Head of Lebanese government Diab resigns
Lebanon’s government has stepped down as Prime Minister Hassan Diab blamed endemic corruption for a devastating explosion last week that tore through the capital. President Michel Aoun accepted Diab’s resignation on Monday and asked the government to stay on in a caretaker capacity until a new cabinet was formed.
This comes 6 days after the Beirut blast, which killed hundreds and left thousands injured, which has been seen by many as the government’s fault. “This crime” was a result of corruption that is “bigger than the state”, Diab said in a televised statement, adding that he was taking “a step back” so he could stand with the people “and fight the battle for change alongside them”. “I declare today the resignation of this government. May God protect Lebanon,” Diab said, repeating the last phrase three times.
The move risks opening the way to dragged-out negotiations over a new Cabinet amid urgent calls for reform. It follows a weekend of anti-government protests after the Aug. 4 explosion.
Diab owed his appointment late last year to public anger with the ruling elite, but in the end fell victim to it. Heading what was billed as a government of “technocrats” experts supposedly above Lebanon’s complex and murky political fray he was tasked with rescuing the country from its worst economic crisis since the 1975-1990 civil war. Promising a new style of governance, the American University of Beirut (AUB) engineering professor and former education minister described himself as “one of the rare technocrat ministers since Lebanon’s independence” in the 1940s. But anger quickly grew as the coronavirus pandemic only worsened the country’s economic collapse and Diab’s government, having defaulted on Lebanon’s debt, also failed in its negotiations for an IMF bailout.
Furthermore, as Diab himself admitted in his speech above, the political scene in lebanon remains plagued with corruption and political reform is still needed, as will be further elaborated on below.
How the Beirut blast showed Lebanon’s political nightmare
The Beirut blast has significantly amplified the deep problems that are present in the Lebanese political scene. Since October, there have been mass demonstrations demanding the departure of the entire sectarian-based leadership over entrenched corruption, incompetence and mismanagement. But the ruling oligarchy has held onto power for so long – since the end of the civil war in 1990 – that it is difficult to find a credible political figure not tainted by connections to them.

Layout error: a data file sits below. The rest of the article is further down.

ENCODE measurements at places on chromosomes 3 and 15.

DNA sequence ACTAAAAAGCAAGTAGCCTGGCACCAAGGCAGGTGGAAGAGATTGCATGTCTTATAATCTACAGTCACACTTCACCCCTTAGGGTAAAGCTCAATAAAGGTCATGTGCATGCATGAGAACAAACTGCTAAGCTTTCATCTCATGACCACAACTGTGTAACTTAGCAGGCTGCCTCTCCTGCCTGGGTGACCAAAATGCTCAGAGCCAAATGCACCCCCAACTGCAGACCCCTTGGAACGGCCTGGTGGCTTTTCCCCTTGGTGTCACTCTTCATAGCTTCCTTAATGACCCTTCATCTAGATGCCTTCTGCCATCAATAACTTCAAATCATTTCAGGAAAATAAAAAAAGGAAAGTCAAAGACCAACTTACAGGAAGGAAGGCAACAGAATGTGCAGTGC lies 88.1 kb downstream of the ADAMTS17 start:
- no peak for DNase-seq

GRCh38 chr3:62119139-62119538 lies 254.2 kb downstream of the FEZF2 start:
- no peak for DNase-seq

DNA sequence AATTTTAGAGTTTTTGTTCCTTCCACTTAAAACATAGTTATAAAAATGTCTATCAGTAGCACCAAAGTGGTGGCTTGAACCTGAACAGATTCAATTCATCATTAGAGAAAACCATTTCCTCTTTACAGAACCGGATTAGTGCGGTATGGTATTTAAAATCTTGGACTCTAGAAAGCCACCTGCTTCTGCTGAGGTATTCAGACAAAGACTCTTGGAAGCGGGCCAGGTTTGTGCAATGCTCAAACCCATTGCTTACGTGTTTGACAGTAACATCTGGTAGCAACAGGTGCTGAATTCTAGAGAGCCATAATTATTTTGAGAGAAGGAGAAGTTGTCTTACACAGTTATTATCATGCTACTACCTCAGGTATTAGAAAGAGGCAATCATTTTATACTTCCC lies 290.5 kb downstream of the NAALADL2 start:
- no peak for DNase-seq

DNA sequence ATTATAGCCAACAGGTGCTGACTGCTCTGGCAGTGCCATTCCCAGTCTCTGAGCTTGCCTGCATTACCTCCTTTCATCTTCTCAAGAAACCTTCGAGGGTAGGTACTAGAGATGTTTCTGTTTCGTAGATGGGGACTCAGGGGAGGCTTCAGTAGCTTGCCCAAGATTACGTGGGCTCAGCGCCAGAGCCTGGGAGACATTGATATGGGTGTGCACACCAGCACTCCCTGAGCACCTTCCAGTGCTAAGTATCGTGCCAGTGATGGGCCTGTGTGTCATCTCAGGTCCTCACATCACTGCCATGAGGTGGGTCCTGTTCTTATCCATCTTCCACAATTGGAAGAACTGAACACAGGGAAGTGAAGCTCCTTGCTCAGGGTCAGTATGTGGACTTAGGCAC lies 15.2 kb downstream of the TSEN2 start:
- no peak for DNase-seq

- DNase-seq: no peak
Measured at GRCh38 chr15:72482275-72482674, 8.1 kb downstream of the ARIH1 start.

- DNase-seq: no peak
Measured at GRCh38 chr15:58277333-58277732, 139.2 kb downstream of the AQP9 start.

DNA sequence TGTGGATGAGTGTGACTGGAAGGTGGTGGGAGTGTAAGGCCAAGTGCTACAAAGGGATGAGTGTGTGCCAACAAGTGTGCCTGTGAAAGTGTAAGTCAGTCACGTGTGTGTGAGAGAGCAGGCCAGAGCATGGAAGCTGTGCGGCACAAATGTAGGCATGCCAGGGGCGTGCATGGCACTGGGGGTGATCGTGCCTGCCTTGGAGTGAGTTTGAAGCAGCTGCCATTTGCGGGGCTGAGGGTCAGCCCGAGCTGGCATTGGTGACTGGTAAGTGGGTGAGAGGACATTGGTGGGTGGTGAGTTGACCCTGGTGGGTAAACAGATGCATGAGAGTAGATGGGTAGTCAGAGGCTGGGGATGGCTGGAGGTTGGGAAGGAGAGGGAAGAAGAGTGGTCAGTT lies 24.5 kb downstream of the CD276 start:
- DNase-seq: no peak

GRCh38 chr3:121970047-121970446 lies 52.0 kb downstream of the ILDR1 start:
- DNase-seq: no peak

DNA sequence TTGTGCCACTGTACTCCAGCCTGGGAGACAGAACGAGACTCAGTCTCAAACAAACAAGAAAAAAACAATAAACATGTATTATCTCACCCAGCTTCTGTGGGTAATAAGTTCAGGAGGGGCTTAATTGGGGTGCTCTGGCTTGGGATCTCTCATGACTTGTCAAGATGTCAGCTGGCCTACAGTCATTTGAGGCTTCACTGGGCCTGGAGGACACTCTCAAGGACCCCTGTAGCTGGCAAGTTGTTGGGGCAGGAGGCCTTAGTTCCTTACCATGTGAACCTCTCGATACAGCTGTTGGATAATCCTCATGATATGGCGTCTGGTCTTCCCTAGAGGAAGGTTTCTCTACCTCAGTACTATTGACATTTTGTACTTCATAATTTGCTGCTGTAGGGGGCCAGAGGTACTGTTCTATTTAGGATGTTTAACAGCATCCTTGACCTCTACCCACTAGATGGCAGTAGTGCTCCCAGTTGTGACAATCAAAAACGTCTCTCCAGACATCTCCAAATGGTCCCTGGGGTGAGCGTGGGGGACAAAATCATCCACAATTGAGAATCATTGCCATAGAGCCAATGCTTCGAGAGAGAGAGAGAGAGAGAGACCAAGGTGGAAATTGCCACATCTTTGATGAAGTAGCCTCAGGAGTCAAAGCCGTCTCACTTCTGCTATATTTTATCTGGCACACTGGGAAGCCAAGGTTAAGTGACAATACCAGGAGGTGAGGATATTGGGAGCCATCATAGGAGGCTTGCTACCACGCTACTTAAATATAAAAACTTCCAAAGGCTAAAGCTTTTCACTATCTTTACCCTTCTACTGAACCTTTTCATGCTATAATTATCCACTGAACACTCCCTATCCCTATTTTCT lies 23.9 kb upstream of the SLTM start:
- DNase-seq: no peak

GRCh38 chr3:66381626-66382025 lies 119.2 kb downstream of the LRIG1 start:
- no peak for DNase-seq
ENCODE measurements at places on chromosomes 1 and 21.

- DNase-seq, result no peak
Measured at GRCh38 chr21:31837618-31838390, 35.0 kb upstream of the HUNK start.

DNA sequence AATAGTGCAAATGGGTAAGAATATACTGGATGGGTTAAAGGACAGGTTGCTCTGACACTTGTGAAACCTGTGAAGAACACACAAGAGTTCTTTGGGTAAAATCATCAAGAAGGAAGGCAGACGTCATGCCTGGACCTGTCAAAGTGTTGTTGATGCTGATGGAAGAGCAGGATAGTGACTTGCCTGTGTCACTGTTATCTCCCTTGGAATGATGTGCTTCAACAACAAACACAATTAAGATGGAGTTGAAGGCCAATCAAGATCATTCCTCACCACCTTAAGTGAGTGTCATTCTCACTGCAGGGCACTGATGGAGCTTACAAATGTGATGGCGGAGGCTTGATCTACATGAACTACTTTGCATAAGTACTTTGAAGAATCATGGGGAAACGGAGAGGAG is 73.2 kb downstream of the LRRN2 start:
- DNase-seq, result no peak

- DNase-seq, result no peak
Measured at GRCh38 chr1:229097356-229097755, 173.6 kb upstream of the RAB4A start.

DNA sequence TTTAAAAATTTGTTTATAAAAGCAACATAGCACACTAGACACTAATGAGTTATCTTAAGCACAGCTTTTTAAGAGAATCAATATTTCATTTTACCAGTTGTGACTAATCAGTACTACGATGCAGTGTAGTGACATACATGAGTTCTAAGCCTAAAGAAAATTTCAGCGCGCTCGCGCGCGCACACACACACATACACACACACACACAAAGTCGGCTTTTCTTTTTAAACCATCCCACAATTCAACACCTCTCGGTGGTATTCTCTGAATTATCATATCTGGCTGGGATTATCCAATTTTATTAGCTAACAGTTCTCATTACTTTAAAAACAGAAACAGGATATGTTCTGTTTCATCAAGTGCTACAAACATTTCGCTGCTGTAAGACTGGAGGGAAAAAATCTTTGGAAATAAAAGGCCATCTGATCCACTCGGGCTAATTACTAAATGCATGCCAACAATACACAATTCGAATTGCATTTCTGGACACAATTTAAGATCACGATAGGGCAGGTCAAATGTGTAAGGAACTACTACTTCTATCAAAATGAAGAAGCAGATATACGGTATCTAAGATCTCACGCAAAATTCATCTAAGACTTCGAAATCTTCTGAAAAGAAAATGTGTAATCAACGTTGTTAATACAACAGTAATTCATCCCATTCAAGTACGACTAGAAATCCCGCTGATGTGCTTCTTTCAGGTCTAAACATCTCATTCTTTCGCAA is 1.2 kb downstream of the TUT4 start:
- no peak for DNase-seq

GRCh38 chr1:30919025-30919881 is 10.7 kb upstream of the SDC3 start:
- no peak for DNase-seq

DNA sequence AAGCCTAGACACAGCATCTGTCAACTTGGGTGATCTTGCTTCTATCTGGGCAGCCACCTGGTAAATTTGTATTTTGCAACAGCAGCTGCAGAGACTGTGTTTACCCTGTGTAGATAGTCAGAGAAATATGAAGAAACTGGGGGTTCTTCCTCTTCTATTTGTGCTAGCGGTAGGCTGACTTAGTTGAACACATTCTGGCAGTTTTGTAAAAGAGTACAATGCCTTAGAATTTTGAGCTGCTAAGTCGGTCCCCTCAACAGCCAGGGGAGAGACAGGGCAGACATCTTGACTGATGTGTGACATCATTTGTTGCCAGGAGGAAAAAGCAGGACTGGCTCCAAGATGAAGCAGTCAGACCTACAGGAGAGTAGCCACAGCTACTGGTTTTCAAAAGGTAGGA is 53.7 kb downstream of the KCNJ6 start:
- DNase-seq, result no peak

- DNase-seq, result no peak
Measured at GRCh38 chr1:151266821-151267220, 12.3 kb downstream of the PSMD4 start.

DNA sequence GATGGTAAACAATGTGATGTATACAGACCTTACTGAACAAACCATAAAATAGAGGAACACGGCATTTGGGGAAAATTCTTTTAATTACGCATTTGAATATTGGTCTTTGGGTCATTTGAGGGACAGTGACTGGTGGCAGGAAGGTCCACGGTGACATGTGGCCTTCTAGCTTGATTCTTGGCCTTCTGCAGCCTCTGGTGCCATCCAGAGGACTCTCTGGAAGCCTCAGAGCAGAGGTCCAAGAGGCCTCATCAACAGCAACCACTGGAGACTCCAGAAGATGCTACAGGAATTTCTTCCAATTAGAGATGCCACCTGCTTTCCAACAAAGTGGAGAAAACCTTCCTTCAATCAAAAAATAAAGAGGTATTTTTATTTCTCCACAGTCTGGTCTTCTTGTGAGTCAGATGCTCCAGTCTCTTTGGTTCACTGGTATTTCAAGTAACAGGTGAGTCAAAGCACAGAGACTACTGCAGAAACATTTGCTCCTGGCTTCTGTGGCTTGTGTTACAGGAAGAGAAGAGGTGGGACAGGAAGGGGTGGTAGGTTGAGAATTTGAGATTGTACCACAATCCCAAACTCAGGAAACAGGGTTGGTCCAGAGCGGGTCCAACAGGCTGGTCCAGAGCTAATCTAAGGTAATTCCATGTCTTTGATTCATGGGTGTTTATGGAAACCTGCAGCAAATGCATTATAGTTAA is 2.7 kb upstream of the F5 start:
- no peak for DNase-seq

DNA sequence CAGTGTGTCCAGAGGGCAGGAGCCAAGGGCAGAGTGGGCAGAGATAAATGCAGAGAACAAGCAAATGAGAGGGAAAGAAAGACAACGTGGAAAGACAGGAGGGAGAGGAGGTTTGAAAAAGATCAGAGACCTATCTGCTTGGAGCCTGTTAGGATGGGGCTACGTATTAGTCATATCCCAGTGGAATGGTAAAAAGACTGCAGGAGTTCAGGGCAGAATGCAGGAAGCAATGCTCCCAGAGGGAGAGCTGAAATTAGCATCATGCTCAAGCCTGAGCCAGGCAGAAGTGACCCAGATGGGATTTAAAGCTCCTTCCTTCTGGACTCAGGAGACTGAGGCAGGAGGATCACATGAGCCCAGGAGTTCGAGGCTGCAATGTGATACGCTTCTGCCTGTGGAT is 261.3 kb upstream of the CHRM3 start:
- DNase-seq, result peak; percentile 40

The thousands of tons of ammonium nitrate that Lebanese officials are blaming for the huge explosion arrived in the city aboard an ailing, Russian-owned cargo ship that made an unscheduled stop in the city more than six years ago. Lebanese customs officials wrote letters to the courts at least six times from 2014 to 2017, seeking guidance on how to dispose of the highly combustible material, according to public records cited by a Lebanese lawmaker, Salim Aoun.
Although Diab’s resignation had appeared inevitable after the catastrophe, he seemed unwilling to leave and only two days ago made a televised speech in which he offered to stay on for two months to allow for various factions to agree on a road map for reforms. But the pressure from within his cabinet proved to be too much.
The protesters accuse the political elite of exploiting state resources for their own benefit through networks of patronage and clientelism that mesh business and politics. Unlike many Arab countries, Lebanon is not dominated by one strong ruler but has a number of leaders and parties with sway over the country’s various sectarian groups. Positions are apportioned by quotas among 18 officially recognized sects. Parliament is half Christian and half Muslim. The prime minister must be a Sunni Muslim, the president a Maronite Christian and the speaker of parliament a Shi’ite. Critics say the system has kept the ruling caste in power indefinitely and allowed politicians to put their own interests above those of the state. The protesters’ demands include not only removing the elite, but also overhauling the system. “There’s a self-centered political elite that still hasn’t acknowledged the changing realities or how difficult the situation is,” said Mohanad Hage Ali, a fellow at the Carnegie Middle East Center. “They want to focus on their own profiteering in the system.”